THE slow journey toward credible national educational standards for the US continues, with occasional detours and engine trouble.
The latter was evident in the recently publicized national guidelines for English curricula put together by the National Council of Teachers of English and the International Reading Association. Their work is laudable in intent but too vague and generalized.
An earlier attempt at English standards under the federal Goals 2000 program fumed and sputtered. The task was finally handed over to the above two organizations which have, at the least, managed to come up with highly noncontroversial suggestions that students read widely, learn different "strategies" for writing, be attentive to different audiences, and so on.
Far be it from anyone involved in this work under the aegis of government to suggest a reading list, for instance. Specifics breed conflict, and perhaps the kind of political onslaught that greeted national history standards a year and a half ago.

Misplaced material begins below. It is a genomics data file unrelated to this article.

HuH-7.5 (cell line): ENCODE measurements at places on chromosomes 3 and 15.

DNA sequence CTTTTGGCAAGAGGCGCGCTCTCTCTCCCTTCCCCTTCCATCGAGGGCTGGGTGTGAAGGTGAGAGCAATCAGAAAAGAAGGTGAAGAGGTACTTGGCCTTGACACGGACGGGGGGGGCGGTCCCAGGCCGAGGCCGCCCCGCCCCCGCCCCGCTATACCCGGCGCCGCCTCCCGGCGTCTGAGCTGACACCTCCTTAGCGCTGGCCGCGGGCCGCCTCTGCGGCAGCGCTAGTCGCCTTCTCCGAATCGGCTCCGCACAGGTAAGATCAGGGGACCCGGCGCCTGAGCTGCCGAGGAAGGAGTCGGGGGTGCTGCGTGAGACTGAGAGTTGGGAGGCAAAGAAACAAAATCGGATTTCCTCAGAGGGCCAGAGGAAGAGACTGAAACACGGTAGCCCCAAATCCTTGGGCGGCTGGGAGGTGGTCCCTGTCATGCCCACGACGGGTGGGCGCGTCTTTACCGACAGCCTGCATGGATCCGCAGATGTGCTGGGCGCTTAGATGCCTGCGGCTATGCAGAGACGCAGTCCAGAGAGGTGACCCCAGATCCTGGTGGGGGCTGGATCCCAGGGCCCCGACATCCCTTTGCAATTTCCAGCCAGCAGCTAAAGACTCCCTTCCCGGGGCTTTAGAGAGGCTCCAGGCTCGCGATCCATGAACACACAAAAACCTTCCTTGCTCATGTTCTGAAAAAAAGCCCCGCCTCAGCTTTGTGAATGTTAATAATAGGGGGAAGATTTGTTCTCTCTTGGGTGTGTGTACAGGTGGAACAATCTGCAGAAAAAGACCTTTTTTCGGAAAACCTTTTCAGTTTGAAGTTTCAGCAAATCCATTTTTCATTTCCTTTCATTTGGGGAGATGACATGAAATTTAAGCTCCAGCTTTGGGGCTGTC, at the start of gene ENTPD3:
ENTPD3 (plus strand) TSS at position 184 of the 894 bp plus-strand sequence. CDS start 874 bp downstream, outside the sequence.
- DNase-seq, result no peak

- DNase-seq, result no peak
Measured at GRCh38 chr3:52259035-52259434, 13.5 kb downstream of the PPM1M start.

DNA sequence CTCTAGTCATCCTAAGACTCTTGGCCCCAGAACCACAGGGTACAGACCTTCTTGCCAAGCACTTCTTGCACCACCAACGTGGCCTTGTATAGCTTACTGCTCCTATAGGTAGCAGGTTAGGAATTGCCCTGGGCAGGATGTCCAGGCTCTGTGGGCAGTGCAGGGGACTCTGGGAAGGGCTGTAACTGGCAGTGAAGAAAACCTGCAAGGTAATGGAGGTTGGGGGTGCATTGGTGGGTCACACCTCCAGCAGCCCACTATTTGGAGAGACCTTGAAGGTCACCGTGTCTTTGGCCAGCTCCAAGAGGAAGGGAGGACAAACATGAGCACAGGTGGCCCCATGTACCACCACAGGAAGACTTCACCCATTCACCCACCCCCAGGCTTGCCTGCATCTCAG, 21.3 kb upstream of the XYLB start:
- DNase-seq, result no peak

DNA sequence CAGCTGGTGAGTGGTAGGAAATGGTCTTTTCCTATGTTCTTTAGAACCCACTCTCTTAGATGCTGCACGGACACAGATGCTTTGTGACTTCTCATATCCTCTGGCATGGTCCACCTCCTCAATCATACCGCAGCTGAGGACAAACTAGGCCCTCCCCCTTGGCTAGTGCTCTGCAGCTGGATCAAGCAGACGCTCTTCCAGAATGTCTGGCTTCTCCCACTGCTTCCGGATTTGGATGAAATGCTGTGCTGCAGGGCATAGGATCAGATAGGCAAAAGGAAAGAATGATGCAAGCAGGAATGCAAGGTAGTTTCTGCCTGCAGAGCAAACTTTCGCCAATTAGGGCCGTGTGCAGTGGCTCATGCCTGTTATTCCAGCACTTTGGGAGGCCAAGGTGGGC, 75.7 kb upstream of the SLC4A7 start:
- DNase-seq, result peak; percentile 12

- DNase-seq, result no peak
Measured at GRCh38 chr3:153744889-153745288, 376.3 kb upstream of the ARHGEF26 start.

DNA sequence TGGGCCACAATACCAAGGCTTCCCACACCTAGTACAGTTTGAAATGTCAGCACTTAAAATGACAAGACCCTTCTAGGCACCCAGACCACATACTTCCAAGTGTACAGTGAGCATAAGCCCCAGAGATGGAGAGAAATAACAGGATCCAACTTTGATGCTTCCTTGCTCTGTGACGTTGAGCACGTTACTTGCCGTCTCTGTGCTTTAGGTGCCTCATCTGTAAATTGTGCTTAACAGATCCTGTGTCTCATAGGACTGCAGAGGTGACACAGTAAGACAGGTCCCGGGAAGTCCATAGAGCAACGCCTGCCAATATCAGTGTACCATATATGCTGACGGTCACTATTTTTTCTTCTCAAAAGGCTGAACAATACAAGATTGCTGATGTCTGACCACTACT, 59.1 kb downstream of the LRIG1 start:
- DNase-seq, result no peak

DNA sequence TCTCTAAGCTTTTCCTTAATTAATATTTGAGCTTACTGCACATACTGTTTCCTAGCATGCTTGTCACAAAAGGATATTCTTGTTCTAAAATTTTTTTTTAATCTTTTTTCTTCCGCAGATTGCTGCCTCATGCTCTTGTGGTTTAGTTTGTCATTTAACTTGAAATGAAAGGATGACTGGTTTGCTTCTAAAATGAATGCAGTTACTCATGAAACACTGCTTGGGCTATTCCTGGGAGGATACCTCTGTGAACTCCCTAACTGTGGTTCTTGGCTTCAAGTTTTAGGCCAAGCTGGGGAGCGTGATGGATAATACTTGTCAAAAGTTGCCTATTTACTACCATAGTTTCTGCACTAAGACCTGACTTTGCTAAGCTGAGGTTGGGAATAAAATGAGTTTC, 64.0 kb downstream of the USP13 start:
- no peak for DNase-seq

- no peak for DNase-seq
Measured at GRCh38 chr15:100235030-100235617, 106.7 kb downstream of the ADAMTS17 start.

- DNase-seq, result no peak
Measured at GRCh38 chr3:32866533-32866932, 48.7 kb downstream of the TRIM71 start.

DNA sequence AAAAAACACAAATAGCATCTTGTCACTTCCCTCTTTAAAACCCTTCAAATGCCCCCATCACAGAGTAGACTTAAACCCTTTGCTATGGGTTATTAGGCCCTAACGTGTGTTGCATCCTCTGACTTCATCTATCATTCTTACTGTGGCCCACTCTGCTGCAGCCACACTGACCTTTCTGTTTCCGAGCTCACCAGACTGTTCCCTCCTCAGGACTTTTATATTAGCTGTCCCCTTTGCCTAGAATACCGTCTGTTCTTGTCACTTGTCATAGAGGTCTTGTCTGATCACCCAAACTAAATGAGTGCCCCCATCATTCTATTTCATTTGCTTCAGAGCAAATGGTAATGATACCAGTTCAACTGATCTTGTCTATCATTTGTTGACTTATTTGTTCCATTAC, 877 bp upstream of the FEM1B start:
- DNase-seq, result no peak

More hopeful are foundation-funded efforts of New Standards, a collaboration of states, urban school districts, University of Pittsburgh's Learning Research and Development Center, and the Washington-based National Center on Education and the Economy. The schools involved embrace almost half the nation's elementary and secondary students.
Earlier this year, New Standards released drafts of performance standards for math, English, science, and applied learning. That last area includes skills not normally part of the curriculum but important to later job prospects, such as ability to work within a group and to think in terms of systems. The drafts now are under consultation with educators, which will lead to final versions by next fall.
New Standards also plans to publish, with Harcourt Brace, exams and scoring guides to go with its English and math standards. A means of uniformly testing compliance is integral to workable standards, as are examples of successful student work to illustrate how standards can be met.
There's action on other fronts too. The National Council for History Education just launched a campaign to push for much stronger instruction (at least four full years of history instruction in Grades 7 through 12) and better training for history teachers.
Strengthening the country's academic core demands ongoing commitments at all levels of government and within communities. Not least, it demands a hard look at the school day to determine what's essential for this journey and what's tangential. Yes, disagreements will arise, but some agreed-upon standards will make it much clearer where to draw that line.